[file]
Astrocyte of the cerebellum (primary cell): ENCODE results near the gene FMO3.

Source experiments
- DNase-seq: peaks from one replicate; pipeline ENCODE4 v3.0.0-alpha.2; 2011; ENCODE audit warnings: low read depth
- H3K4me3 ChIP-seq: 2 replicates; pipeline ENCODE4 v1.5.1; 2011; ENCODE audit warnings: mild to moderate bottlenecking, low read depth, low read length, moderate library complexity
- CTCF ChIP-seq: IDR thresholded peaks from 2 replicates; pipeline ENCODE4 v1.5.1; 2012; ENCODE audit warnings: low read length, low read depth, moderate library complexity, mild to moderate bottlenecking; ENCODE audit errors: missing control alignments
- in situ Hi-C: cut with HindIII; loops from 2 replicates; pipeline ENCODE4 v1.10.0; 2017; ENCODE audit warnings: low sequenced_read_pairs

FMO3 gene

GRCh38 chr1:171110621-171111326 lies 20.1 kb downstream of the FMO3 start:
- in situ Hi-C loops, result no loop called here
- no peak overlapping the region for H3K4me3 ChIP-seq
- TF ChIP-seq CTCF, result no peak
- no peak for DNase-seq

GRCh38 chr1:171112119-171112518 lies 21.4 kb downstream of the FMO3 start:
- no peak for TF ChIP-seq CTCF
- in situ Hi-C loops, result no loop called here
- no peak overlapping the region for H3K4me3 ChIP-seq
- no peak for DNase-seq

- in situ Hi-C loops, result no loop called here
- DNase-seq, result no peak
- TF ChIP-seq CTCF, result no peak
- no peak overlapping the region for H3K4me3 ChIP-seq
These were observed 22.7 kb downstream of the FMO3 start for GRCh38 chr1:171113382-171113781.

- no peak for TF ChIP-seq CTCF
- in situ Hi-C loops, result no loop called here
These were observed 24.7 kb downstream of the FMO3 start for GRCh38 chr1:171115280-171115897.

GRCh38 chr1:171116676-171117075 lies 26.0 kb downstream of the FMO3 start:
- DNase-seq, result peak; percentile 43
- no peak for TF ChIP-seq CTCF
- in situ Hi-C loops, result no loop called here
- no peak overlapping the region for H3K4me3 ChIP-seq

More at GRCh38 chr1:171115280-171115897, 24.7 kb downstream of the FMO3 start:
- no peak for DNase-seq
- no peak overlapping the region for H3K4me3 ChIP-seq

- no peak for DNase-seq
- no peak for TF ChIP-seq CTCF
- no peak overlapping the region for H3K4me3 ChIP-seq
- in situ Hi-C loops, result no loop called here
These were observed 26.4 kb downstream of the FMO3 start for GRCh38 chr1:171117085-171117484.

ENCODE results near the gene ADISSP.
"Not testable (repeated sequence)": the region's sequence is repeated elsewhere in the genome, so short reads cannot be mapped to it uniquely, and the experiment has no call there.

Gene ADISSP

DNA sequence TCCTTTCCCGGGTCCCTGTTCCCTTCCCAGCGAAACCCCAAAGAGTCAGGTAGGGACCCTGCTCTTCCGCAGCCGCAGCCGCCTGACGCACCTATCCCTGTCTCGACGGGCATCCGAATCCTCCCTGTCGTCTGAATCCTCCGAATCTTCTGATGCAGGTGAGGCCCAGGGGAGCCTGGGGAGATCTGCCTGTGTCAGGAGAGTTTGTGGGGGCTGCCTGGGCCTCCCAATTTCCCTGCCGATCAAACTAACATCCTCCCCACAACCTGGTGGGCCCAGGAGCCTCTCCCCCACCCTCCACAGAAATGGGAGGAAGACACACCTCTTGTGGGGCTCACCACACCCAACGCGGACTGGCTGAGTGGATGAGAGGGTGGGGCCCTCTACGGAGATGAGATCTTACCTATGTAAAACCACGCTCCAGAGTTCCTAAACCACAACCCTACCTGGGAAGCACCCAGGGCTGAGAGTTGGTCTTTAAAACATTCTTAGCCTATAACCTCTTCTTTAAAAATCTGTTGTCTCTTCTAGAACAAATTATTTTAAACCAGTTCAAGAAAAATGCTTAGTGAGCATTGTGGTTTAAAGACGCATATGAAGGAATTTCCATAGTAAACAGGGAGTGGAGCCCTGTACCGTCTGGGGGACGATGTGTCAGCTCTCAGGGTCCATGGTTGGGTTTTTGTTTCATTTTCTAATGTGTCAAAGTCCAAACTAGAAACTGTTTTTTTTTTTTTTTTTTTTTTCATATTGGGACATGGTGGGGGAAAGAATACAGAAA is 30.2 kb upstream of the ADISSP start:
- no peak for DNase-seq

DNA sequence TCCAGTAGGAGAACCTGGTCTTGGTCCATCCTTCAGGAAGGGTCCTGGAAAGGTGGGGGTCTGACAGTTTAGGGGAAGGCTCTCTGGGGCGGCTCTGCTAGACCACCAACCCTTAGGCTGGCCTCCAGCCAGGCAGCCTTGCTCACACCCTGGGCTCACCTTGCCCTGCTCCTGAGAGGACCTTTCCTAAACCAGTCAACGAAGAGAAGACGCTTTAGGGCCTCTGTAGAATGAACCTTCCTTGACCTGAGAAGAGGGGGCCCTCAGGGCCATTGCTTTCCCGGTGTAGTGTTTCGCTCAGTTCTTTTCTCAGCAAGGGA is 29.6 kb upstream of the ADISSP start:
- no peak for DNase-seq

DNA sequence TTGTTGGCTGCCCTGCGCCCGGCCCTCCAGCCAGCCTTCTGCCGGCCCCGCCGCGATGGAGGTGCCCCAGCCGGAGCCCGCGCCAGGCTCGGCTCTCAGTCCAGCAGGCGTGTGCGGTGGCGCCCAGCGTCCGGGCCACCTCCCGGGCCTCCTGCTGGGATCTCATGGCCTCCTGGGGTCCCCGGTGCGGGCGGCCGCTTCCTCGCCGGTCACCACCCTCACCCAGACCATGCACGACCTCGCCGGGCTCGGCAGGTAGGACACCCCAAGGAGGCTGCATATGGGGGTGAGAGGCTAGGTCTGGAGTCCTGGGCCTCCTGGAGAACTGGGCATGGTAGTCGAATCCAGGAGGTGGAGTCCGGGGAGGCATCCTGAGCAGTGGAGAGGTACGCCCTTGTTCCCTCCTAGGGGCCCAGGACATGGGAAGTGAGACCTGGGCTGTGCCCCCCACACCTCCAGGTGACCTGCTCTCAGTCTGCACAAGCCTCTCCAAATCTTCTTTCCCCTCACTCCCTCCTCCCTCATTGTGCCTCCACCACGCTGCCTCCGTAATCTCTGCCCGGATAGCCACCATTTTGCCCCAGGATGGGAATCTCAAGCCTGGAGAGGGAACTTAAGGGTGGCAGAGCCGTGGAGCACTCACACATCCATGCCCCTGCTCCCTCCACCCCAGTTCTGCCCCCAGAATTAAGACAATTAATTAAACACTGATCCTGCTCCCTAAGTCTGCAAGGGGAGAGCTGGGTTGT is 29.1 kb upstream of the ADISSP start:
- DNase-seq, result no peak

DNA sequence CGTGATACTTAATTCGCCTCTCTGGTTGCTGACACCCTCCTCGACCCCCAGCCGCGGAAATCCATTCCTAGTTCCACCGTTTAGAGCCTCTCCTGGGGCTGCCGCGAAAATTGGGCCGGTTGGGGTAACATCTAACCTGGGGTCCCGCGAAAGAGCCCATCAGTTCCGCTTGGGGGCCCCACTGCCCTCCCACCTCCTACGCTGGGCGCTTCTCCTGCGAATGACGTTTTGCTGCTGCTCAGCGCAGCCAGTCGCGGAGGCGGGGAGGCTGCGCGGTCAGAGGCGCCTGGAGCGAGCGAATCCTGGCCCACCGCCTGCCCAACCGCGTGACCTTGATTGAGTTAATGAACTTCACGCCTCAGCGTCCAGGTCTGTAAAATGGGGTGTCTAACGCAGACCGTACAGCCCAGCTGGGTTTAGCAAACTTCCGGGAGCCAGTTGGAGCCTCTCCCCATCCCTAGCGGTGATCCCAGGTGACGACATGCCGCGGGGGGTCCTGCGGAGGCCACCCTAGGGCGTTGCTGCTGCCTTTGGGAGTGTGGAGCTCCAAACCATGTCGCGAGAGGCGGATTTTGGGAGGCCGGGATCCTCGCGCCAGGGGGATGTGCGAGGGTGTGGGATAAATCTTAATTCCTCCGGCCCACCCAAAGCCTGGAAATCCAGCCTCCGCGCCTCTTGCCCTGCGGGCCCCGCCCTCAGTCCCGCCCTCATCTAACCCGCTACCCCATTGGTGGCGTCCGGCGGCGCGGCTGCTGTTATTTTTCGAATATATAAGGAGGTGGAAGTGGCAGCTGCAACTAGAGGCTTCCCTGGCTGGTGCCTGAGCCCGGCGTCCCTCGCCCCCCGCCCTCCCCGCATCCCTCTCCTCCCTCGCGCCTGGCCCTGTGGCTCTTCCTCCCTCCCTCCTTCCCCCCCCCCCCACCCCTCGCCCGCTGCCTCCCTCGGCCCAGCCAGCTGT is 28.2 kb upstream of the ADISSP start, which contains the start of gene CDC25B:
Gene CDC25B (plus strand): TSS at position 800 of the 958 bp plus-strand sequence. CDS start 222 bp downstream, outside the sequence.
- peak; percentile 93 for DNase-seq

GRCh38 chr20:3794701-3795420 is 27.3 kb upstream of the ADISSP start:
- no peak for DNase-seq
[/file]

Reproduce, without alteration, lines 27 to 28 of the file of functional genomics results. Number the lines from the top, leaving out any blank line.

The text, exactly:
- DNase-seq, result peak; percentile 43
- no peak for TF ChIP-seq CTCF